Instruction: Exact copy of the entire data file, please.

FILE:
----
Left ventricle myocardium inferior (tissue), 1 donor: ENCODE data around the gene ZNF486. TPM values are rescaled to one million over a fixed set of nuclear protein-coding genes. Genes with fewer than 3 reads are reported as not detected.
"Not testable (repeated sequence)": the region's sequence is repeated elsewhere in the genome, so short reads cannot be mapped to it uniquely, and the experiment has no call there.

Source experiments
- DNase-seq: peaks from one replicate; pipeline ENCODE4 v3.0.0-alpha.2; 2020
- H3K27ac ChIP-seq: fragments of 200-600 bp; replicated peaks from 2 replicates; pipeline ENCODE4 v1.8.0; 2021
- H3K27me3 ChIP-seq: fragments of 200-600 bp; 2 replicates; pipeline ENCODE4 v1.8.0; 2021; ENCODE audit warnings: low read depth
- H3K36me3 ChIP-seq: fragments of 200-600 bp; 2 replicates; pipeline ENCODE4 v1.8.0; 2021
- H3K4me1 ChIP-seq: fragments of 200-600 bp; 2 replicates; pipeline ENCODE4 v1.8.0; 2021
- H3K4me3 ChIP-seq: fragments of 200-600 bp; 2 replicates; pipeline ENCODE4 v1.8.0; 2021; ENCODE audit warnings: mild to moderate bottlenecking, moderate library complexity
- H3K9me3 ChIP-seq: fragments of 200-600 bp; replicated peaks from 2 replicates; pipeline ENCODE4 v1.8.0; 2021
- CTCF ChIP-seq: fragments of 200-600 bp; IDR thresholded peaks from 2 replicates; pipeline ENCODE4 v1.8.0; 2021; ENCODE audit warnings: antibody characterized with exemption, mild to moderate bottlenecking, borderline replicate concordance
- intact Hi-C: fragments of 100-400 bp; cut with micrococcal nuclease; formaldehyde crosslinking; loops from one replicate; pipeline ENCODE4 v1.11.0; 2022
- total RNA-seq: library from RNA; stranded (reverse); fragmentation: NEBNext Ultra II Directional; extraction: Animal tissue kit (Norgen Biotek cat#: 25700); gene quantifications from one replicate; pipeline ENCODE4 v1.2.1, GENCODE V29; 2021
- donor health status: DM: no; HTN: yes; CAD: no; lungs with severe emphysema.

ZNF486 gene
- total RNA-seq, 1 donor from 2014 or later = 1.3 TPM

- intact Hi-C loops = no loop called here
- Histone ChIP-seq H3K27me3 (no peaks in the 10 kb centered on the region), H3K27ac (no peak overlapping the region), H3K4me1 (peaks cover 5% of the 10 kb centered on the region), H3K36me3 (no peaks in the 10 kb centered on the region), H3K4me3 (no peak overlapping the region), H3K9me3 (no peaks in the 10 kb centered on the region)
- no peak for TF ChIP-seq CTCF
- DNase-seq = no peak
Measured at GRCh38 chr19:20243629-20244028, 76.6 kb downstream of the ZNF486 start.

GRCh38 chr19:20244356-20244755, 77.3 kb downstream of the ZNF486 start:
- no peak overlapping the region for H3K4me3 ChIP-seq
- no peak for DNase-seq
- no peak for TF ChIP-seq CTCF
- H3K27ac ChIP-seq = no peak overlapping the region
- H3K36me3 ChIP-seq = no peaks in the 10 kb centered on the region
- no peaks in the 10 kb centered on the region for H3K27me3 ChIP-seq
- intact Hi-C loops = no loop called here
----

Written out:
Left ventricle myocardium inferior (tissue), 1 donor: ENCODE data around the gene ZNF486. TPM values are rescaled to one million over a fixed set of nuclear protein-coding genes. Genes with fewer than 3 reads are reported as not detected.
"Not testable (repeated sequence)": the region's sequence is repeated elsewhere in the genome, so short reads cannot be mapped to it uniquely, and the experiment has no call there.

Source experiments
- DNase-seq: peaks from one replicate; pipeline ENCODE4 v3.0.0-alpha.2; 2020
- H3K27ac ChIP-seq: fragments of 200-600 bp; replicated peaks from 2 replicates; pipeline ENCODE4 v1.8.0; 2021
- H3K27me3 ChIP-seq: fragments of 200-600 bp; 2 replicates; pipeline ENCODE4 v1.8.0; 2021; ENCODE audit warnings: low read depth
- H3K36me3 ChIP-seq: fragments of 200-600 bp; 2 replicates; pipeline ENCODE4 v1.8.0; 2021
- H3K4me1 ChIP-seq: fragments of 200-600 bp; 2 replicates; pipeline ENCODE4 v1.8.0; 2021
- H3K4me3 ChIP-seq: fragments of 200-600 bp; 2 replicates; pipeline ENCODE4 v1.8.0; 2021; ENCODE audit warnings: mild to moderate bottlenecking, moderate library complexity
- H3K9me3 ChIP-seq: fragments of 200-600 bp; replicated peaks from 2 replicates; pipeline ENCODE4 v1.8.0; 2021
- CTCF ChIP-seq: fragments of 200-600 bp; IDR thresholded peaks from 2 replicates; pipeline ENCODE4 v1.8.0; 2021; ENCODE audit warnings: antibody characterized with exemption, mild to moderate bottlenecking, borderline replicate concordance
- intact Hi-C: fragments of 100-400 bp; cut with micrococcal nuclease; formaldehyde crosslinking; loops from one replicate; pipeline ENCODE4 v1.11.0; 2022
- total RNA-seq: library from RNA; stranded (reverse); fragmentation: NEBNext Ultra II Directional; extraction: Animal tissue kit (Norgen Biotek cat#: 25700); gene quantifications from one replicate; pipeline ENCODE4 v1.2.1, GENCODE V29; 2021
- donor health status: DM: no; HTN: yes; CAD: no; lungs with severe emphysema.

ZNF486 gene
- total RNA-seq, 1 donor from 2014 or later = 1.3 TPM

- intact Hi-C loops = no loop called here
- Histone ChIP-seq H3K27me3 (no peaks in the 10 kb centered on the region), H3K27ac (no peak overlapping the region), H3K4me1 (peaks cover 5% of the 10 kb centered on the region), H3K36me3 (no peaks in the 10 kb centered on the region), H3K4me3 (no peak overlapping the region), H3K9me3 (no peaks in the 10 kb centered on the region)
- no peak for TF ChIP-seq CTCF
- DNase-seq = no peak
Measured at GRCh38 chr19:20243629-20244028, 76.6 kb downstream of the ZNF486 start.

GRCh38 chr19:20244356-20244755, 77.3 kb downstream of the ZNF486 start:
- no peak overlapping the region for H3K4me3 ChIP-seq
- no peak for DNase-seq
- no peak for TF ChIP-seq CTCF
- H3K27ac ChIP-seq = no peak overlapping the region
- H3K36me3 ChIP-seq = no peaks in the 10 kb centered on the region
- no peaks in the 10 kb centered on the region for H3K27me3 ChIP-seq
- intact Hi-C loops = no loop called here